"This is what TODAY needs: booty!" she yells out with a laugh. “It’s not the content TODAY asked for, but it’s the content you got!”

Fame came fast for this 25-year-old who, it’s safe to say, has quickly become Hollywood's It Girl. Before “Outer Banks,” she guest-starred on “The Vampire Diaries” spinoff “The Originals” and Netflix’s other prized hit “Stranger Things,” in addition to  sharing the screen with Nicole Kidman in the 2018 film “Boy Erased.” Her star only shone brighter after appearing in Rian Johnson's 2022 “Knives Out” sequel, “Glass Onion,” co-starring alongside Hollywood heavyweights like Daniel Craig, Edward Norton and Kate Hudson. In a legendary cast, Cline held her own as Whiskey, the girlfriend of an influencer who, as viewers discover along the way, is much more than meets the eye.

“It’s not the content TODAY asked for, but it’s the content you got!”

“It’s been nuts. I can't believe how fast time flies,” Cline says of going from college dropout and LA newbie to a certified Netflix star in just three years. 

“It kind of feels like a birthday, where the day of, everybody’s like, ‘How do you feel?’ And everyone answers, ‘The same as yesterday. A little older, a little wiser.’ But in this context, my answer feels more like, ‘A little older — and with a lot more cool experiences under my belt.’”

After a five-hour day shooting three looks for this cover story, Cline joins me in her dressing room. I immediately sit on the floor because the shaggy, light pink carpet looks comfortable and just feels right. When I offer Cline the seat across from me, her shoulders relax and she plops down next to me instead, crossing one leg in front of the other. "This works!"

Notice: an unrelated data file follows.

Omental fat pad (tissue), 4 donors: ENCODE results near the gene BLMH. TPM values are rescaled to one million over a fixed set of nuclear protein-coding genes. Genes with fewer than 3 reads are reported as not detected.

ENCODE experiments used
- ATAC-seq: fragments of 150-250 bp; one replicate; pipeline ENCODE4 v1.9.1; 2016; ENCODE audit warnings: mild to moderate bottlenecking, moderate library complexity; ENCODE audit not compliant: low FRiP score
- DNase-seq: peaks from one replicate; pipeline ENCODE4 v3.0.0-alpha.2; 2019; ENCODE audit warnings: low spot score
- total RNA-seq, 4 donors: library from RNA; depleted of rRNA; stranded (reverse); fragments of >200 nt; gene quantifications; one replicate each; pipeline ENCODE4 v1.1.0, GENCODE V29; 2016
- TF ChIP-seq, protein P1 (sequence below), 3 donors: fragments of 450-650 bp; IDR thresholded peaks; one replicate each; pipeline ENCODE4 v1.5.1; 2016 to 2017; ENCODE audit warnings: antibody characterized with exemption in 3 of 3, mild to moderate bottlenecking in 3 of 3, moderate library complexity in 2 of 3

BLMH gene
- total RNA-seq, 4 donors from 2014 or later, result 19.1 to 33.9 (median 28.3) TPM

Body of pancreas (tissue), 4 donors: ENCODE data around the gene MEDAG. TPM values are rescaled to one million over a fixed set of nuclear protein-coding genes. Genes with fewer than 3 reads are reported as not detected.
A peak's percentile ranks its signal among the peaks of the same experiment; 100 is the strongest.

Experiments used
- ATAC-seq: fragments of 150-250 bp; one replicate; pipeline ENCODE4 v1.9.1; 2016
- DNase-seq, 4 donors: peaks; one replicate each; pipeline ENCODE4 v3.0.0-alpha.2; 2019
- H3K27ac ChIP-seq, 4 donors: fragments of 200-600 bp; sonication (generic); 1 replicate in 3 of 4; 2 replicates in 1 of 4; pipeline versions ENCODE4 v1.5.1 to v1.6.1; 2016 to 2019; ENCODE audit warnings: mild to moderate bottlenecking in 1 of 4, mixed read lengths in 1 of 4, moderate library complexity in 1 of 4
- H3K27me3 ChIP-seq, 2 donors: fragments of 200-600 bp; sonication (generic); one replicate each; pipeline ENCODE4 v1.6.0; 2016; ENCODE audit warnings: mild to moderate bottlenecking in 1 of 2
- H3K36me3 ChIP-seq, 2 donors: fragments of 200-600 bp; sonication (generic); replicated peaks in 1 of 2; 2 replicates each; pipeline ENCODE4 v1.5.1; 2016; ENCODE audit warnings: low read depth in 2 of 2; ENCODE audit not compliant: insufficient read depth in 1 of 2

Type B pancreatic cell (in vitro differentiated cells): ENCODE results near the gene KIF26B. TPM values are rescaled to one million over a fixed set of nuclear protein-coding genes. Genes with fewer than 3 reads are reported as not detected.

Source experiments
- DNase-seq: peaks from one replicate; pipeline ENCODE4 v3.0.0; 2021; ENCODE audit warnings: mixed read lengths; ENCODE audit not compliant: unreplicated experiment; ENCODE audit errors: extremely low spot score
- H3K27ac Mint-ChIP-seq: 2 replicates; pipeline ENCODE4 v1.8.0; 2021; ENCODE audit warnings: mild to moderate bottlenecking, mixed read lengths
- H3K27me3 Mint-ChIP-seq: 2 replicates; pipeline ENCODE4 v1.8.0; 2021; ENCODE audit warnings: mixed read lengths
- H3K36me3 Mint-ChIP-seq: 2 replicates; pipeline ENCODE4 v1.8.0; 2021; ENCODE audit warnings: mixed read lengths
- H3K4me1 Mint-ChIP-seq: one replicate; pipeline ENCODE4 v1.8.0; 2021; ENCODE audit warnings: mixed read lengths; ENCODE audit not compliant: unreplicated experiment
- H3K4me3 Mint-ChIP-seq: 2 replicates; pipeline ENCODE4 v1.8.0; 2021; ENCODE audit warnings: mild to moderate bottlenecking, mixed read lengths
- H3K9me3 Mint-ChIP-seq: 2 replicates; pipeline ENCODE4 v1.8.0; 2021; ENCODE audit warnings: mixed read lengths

An only child who was home-schooled from middle school until college, Cline grew up across from a church in Goose Creek, South Carolina, with a real estate mom and engineer dad. “It was very quiet,” she says of her home life. “When we’re all together, we’ll sit in the living room, and my mom and I will do a puzzle, and my dad will watch TV.

“We don't even have to say anything, we’ll kind of grunt at each other,” she laughs, mimicking the sound. “We don’t have to talk. So I think I credit that to being a bit of an introvert or a bit of a homebody.”

When she took an interest in acting and modeling, Cline’s parents were on board, excited to see their daughter break out of her shell. They also saw it as an investment in her future, a way for her to save money for college. But Cline’s time at Coastal Carolina University was brief, before she dropped out to move to Los Angeles and pursue acting full time. The following years proved to be fruitful, but they also came with sacrifices. 

“Thinking about that time now, I’m like, that was so f------ scary,” Cline says, lowering her voice. She explains that when she decided to take acting seriously, she lost touch with hometown friends. Pulling out her phone, she taps furiously, looking for lyrics to a Taylor Swift song that reminds her of that time in her life. (She’s a self-described Swiftie.)